|In 2016, corals in the Great Barrier Reef released little balls that floated to the ocean surface. The scientists who were there documenting the fascinating event described it as one of the planet’s most prolific and mysterious rites of reproduction / Photo by: Luca Mason via 123RF|
In 2016, corals in the Great Barrier Reef released little balls that floated to the ocean surface. The scientists who were there documenting the fascinating event described it as one of the planet’s most prolific and mysterious rites of reproduction. This iconic celebration of sex on the reef was first described in the central Great Barrier Reef by a group of early-career scientists in 1984, which earned them a prestigious Australian Museum Eureka Award for Environmental Research in 1992.
What’s even more fascinating about this is the fact that coral spawning is extremely vital to the continuing life of our coral reefs, which we know are on the brink of extinction due to the climate crisis. According to the National Oceanic and Atmospheric Administration, coral spawning refers to entire colonies of coral reefs simultaneously releasing their tiny eggs and sperm, called gametes, into the ocean. This phenomenon only happens once a year on cues from the lunar cycle and the water temperature.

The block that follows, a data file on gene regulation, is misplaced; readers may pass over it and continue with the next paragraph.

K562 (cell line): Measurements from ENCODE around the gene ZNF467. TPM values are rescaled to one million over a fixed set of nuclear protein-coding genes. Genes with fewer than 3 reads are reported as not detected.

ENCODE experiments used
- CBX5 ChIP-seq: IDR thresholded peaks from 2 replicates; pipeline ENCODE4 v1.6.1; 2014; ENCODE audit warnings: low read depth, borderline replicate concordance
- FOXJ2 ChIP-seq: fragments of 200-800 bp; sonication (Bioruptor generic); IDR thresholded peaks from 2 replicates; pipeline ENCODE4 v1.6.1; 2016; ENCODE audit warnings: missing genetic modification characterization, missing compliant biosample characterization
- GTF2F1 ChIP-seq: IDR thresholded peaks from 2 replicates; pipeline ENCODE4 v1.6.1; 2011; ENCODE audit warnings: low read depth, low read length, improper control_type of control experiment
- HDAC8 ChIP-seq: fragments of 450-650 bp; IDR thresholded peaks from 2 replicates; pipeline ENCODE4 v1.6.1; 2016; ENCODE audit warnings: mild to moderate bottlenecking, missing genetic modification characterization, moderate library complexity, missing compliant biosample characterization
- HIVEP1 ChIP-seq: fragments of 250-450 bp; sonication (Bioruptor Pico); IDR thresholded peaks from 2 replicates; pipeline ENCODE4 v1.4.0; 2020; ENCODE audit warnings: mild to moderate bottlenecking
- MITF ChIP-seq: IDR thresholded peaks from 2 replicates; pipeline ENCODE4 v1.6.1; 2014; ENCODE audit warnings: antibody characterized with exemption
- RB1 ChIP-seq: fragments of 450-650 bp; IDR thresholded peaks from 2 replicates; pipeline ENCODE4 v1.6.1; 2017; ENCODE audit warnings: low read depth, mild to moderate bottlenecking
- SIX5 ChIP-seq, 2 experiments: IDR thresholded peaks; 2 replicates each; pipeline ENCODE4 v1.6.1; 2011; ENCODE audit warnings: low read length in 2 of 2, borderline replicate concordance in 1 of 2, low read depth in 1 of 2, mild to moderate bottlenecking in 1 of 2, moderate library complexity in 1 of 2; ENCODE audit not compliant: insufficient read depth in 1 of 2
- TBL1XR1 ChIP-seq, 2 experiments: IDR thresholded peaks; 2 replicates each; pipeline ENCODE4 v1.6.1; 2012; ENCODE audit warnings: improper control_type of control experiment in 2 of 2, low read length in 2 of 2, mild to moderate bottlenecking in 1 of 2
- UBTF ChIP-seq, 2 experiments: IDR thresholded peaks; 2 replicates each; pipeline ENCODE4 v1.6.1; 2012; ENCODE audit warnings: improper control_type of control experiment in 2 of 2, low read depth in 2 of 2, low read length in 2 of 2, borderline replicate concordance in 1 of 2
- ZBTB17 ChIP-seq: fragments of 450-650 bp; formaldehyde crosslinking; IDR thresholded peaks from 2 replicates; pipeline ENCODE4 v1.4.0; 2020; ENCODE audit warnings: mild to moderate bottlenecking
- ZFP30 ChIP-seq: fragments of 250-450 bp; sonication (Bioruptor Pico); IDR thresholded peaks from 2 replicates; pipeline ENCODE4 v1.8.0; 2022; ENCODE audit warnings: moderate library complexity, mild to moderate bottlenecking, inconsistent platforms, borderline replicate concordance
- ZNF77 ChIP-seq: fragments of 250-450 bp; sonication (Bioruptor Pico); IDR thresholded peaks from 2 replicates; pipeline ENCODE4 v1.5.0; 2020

During coral spawning, billions of colorful flakes cascading in white, yellow, red, and orange would float to the ocean surface. While researchers still don’t understand why mature corals release their gametes all at the same time, they emphasized that synchrony is crucial for them since the gametes of most coral species are viable for only a few hours. Emma L. Hickerson, a veteran diver and research coordinator at the Flower Banks, described this event “like an underwater snowstorm.”
The New York Times, an American newspaper based in New York City with worldwide influence and readership, reported that these billions of coral embryos ride surface currents for hundreds of miles and descend to found new colonies and reefs. The scientists also noted that the Moon’s phase is extremely important in the ritual because it controlled the tides. The reproduction follows “the optimal temperature window,” which means that the average sea temperature during the phenomenon should be cooler by 1.5 degrees Celsius or 2.7 degrees Fahrenheit.
Coral Spawning Improves the Great Barrier Reef’s Resilience
Since the annual coral spawning was discovered in 1984, many scientists have devoted their time to learn about the phenomenon. A recent study conducted by researchers from the University of Queensland and CSIRO investigated the success of coral spawning at spreading their offspring across different reefs when they occurred over multiple months. They examined more than 3,800 reefs found in the Great Barrier.
One key finding from the study is that there are times that corals split their spawning over two successive months to help them synchronize their reproduction to the best environmental conditions and Moon phases. Dr. Karlo Hock, from UQ's School of Biological Sciences, stated that this gives the corals a second and improved chance of finding a new home reef. This is because corals release eggs in two separate smaller events although they might have a lower count of eggs.